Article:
Lifelong learning loans would also aid part time and mature learners in higher education – a boon for intragenerational (as opposed to intergenerational) mobility.

Reintroducing means-tested grants of £3,000 a year to help poorer students manage their living costs (and extending grants to further education learners) is a no-brainer, cutting debts for the disadvantaged. Abolishing maintenance grants was an appalling mistake in the first place.

Cream skimming possible future Government higher education teaching funds for a ‘pupil premium’ grant for disadvantaged learners would also be a progressive step. It recognises the heavy lifting on social mobility carried out by unsung universities and colleges across the sector.

One lesson we’ve learnt from the billions of pounds of pupil premium funds allocated to schools in England is that it’s not how much you spend, but what you spend it on that counts. So it’s refreshing to see Augar reprimand the sector for the lack of evidence underpinning the £1 billion a year spent on access and outreach activities. It’s a chilling echo of the rhetoric that preceded the brutal Government cuts to the AimHigher programme a decade ago. It’s a scandal that we still know very little of what works in attracting students from a wider range of backgrounds. We’re working in the dark.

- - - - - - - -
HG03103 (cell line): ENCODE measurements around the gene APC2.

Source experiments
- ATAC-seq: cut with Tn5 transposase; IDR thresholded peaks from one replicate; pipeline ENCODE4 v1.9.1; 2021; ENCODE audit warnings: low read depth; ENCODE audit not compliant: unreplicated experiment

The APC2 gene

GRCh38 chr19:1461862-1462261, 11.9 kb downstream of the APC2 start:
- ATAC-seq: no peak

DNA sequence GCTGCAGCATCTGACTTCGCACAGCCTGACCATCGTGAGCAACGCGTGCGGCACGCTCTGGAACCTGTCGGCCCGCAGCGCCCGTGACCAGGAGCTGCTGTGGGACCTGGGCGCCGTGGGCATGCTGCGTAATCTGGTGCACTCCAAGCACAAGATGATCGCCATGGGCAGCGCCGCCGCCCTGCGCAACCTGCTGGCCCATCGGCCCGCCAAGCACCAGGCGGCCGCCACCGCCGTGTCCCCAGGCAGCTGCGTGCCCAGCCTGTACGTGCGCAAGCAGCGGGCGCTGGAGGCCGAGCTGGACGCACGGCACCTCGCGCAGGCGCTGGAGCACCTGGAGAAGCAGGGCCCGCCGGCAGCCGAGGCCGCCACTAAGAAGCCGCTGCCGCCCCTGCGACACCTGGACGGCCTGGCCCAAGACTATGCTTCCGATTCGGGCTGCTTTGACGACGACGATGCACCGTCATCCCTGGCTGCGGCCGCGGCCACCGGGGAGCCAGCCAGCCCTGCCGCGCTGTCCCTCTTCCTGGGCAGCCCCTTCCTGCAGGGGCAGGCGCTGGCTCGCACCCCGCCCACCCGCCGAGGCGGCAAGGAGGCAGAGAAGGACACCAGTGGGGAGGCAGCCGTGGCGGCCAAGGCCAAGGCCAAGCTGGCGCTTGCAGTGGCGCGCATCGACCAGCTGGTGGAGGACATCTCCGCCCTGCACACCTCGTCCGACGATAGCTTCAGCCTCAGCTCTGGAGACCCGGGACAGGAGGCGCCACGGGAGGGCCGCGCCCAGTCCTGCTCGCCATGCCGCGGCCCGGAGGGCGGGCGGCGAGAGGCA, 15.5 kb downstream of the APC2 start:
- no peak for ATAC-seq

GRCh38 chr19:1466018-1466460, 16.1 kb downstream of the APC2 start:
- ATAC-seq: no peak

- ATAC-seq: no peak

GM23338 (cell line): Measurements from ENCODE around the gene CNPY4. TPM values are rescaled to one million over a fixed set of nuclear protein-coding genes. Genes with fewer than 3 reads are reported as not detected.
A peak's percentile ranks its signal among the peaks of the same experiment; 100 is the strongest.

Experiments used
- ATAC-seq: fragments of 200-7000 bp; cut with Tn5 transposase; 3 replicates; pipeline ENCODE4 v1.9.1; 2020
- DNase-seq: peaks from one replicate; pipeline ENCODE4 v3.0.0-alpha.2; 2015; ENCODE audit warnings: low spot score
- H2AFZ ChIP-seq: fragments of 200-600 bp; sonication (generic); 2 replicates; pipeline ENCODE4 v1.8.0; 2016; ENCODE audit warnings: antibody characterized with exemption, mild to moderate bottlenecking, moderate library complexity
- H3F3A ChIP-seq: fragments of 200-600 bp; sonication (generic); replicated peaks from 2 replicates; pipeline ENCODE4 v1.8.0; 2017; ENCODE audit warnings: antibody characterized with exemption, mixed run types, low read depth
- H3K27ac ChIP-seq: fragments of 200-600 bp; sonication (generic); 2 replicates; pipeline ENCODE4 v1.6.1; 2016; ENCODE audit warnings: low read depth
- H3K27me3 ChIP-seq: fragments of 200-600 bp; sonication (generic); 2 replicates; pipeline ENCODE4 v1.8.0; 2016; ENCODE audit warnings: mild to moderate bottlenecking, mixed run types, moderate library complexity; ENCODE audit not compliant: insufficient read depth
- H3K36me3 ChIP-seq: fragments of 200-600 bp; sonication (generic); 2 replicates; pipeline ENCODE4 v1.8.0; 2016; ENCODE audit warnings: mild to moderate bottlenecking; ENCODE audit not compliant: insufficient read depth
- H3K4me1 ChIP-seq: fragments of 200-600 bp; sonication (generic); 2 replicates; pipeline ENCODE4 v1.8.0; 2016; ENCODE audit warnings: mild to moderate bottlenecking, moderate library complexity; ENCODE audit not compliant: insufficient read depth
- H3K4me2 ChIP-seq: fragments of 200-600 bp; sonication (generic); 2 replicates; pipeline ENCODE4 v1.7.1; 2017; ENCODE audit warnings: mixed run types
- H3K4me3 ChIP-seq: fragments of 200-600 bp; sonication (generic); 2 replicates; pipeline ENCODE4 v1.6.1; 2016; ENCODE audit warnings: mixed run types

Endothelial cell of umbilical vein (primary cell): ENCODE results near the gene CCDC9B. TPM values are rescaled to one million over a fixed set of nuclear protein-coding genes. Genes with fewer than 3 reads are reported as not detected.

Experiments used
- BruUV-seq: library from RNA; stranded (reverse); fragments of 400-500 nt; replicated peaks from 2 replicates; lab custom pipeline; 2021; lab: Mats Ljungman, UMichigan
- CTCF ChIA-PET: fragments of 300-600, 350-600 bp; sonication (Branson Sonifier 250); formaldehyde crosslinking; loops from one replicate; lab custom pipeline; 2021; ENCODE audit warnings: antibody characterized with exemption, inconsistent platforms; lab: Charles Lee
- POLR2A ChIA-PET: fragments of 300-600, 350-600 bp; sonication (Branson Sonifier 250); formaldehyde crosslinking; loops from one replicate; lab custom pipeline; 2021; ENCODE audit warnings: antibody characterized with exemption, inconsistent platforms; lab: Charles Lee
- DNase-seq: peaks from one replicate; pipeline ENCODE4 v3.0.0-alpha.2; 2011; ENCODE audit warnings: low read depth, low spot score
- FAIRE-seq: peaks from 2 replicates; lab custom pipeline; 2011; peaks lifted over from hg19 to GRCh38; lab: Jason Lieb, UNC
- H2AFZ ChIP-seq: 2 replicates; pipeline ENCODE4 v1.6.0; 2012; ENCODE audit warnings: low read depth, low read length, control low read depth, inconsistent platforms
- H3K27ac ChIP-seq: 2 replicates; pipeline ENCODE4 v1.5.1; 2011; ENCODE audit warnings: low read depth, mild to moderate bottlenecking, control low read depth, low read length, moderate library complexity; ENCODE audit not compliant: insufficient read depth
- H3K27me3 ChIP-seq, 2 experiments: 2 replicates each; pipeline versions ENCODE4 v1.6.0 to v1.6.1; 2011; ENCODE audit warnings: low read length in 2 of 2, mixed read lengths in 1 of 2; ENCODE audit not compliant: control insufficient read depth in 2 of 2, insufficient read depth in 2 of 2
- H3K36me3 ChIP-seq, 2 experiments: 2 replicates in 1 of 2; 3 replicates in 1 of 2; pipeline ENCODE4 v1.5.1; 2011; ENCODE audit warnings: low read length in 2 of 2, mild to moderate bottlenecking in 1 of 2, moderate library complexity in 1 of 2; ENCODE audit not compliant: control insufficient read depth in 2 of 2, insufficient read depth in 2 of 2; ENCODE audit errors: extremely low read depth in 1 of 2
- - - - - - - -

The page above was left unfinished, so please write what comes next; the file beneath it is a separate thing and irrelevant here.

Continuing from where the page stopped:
Where is the evidence?

But then Augar is silent on how we ensure a more evidence-informed future.

It seems a cheap shot to demand cuts to funds for foundation years – one of the few approaches we have evidence that can work in attracting poor students into our most prestigious universities, including Oxbridge.

This shopping list would already run into the billions. But the political tensions at the heart of Augar are most conspicuous in its headline proposals on student finance. From a purely social mobility perspective reducing the cap on university fees to £7,500 a year makes little sense. (If you’re convinced fees are a deterrent then why not consider mean tested fees?) This feels like an imposed solution before the review even started, a benefit for the middle classes.

The suggested new student loan repayment terms are regressive. Lowering the repayment threshold and lengthening the repayment period from 30 to 40 years will means graduates will repay more, for far longer. Lower and middle earners will pay more towards the cost of their degree, higher earners will pay less.

All this comes as English universities face the most ambitious government targets ever set to widen university access. These aspire to eliminate the rates of university participation of young people living in the least and most advantaged areas of the country within one generation. The biggest threat to these aspirations is that expansion of degrees grinds to a halt. And this once again comes down to that difficult question: who pays?